* the seet of Christ, and cry, as long as breath will last, Lord, 'pity a fistful, miserable, undone, and self-condemning soul?
* Lord, smite this rocky heart, subdue this stubborn will, heal and" 'save an undoue soul ready to perish: The characters of death 'are upon it, it must be changed or condemned, and that in a
* little time. Bowels of pity, hear the cry of a foul distressed, 'and ready to perish.'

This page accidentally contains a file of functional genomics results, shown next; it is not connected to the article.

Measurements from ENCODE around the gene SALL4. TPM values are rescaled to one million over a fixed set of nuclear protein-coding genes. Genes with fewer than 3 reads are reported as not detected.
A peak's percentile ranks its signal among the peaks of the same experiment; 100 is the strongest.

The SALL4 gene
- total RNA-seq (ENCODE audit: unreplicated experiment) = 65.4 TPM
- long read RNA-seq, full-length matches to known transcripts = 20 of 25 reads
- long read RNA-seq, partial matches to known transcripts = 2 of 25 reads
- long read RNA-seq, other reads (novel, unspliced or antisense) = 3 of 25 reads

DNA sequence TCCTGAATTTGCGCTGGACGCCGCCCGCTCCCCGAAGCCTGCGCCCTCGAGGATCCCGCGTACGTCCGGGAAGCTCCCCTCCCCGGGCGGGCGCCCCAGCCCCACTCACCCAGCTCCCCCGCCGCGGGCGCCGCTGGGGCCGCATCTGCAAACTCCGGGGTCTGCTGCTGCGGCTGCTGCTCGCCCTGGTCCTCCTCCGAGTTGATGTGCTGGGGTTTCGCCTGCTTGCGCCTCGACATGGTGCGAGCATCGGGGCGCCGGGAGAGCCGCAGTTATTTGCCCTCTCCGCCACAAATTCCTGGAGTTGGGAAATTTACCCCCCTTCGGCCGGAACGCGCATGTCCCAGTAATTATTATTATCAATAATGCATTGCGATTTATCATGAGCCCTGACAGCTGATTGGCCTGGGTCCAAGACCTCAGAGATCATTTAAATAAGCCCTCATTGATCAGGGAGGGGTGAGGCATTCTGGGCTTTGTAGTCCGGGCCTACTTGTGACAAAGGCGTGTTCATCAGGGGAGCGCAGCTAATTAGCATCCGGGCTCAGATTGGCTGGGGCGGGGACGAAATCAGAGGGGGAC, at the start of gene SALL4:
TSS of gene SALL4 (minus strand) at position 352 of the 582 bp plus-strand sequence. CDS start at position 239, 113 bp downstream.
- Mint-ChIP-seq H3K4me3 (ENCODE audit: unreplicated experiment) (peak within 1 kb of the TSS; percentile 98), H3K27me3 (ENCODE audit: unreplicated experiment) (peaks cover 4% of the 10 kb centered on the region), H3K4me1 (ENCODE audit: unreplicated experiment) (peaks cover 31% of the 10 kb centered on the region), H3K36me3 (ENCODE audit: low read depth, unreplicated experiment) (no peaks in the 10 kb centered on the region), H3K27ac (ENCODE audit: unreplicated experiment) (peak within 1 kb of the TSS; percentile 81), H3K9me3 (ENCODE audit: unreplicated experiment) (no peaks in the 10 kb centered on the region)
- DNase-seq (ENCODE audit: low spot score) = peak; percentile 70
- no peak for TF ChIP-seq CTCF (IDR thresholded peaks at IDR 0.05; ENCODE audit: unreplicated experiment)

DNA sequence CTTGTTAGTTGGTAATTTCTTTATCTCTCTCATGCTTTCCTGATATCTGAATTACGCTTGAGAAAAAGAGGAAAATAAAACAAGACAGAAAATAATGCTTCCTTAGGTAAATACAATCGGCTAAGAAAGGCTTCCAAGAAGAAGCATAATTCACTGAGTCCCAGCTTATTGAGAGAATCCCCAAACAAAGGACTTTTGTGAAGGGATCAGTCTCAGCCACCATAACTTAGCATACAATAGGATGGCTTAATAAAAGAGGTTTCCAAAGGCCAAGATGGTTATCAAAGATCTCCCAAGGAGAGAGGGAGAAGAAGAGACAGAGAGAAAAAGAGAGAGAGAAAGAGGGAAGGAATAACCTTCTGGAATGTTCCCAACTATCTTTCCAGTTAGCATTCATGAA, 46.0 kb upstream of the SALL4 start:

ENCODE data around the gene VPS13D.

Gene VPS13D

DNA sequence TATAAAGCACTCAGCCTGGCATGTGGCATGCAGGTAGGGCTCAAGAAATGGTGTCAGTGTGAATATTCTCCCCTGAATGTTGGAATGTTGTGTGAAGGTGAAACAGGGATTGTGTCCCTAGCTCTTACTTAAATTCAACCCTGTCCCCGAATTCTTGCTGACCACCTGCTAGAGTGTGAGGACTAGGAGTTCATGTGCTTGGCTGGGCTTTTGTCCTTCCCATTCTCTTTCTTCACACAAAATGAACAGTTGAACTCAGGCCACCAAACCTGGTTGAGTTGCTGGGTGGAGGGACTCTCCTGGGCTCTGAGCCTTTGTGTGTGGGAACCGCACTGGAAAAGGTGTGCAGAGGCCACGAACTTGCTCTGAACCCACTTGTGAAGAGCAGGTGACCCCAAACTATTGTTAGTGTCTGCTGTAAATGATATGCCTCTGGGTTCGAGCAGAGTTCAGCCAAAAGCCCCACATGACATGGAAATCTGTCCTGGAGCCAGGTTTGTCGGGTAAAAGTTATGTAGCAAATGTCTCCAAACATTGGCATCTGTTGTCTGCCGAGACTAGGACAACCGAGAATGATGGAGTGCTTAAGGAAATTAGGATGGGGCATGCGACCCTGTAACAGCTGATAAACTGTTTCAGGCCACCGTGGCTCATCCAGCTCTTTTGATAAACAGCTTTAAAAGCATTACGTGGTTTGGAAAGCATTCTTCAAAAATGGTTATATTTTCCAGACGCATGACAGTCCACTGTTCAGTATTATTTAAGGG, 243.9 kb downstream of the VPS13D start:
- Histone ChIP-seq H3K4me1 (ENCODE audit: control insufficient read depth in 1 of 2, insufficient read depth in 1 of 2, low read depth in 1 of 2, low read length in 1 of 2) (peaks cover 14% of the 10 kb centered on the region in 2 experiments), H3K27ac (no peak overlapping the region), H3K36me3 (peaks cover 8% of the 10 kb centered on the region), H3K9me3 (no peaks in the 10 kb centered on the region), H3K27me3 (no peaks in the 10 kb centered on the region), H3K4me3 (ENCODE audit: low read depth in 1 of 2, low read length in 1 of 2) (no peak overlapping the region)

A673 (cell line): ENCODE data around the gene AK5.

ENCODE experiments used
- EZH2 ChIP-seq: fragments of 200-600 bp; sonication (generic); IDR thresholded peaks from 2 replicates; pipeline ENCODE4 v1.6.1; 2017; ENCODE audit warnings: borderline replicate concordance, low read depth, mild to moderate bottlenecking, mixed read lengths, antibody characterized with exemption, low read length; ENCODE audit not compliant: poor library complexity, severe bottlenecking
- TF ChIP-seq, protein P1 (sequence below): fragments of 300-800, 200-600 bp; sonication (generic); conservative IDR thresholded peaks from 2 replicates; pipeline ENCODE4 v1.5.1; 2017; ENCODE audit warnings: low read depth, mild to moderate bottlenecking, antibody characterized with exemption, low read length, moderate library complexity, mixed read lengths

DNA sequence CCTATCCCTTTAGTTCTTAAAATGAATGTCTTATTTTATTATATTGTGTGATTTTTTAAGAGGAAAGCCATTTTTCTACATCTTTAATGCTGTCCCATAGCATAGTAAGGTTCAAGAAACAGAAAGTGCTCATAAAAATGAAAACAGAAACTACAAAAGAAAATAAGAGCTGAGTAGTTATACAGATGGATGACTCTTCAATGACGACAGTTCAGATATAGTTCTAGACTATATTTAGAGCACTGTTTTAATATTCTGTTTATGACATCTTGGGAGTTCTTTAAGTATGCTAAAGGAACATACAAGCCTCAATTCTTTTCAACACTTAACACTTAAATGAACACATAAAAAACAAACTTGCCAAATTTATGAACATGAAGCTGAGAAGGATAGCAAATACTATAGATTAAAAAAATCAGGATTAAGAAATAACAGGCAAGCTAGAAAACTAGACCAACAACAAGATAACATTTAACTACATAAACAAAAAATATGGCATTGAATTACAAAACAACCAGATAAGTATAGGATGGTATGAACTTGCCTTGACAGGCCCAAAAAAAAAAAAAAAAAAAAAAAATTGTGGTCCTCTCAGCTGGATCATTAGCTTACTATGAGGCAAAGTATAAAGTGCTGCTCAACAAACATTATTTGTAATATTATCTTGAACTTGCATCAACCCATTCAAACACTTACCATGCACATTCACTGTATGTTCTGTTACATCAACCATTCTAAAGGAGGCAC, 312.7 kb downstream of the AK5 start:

And you thaJ do not understand the case, and state your soulsarc in, have you never a bible near you I O turn to those ^1ace9, 1 Cor. vi. 9, 10. where you will presenly find the taofle -obvious marks, aud characters, God hath set upon the children of perdition; and if you find not yourself in that catalogue, among the unrighteous, foruicators, idolaters, adulterers, efseminate, thieves, covetous, drunkards, revilers, extortioners, isc. then turn to John iii. 3. and solemnly ask thy own soul this question, Am I born again? Am 1 anew creature, or still in the same condition 1 was born in? What solid evidence, of the new birth, have 1 to rely upon, If 1 were now within a sew gasps of death? Am not I the man, or woman, who lives in the very same fins which the word of God makes the symptoms and characters of damnation? And doth not my conscience witness against rne, that I am utterly void find destitute of all that saving grace, and a mere stranger to the regenerating work of the Spirit, without which there can be no well- bottom'd hope of salvation i And if so, are not the tojtens ^ of death upon me? Am not I a person marked out for misery? And shall 1 sit still in a state of lo much danger, and not once strive to make an escape from the wrath to come? Is this vile body worth so^nuch toil and labour to support and preserve it s And is not my soul worth as much care and diligence to secure it from the everlasting wrath of the great, just, and terrible Cod? O that the consideration of the wrath to come, the multitudes all the world over preparing as fuel for it, and the door of opportunity yet held open to souls by tile hand of grace td escape that wrath, might prevail with thy heart, reader, to strive, and that to the uttermost, to secure thy precious soul from the impending ruin.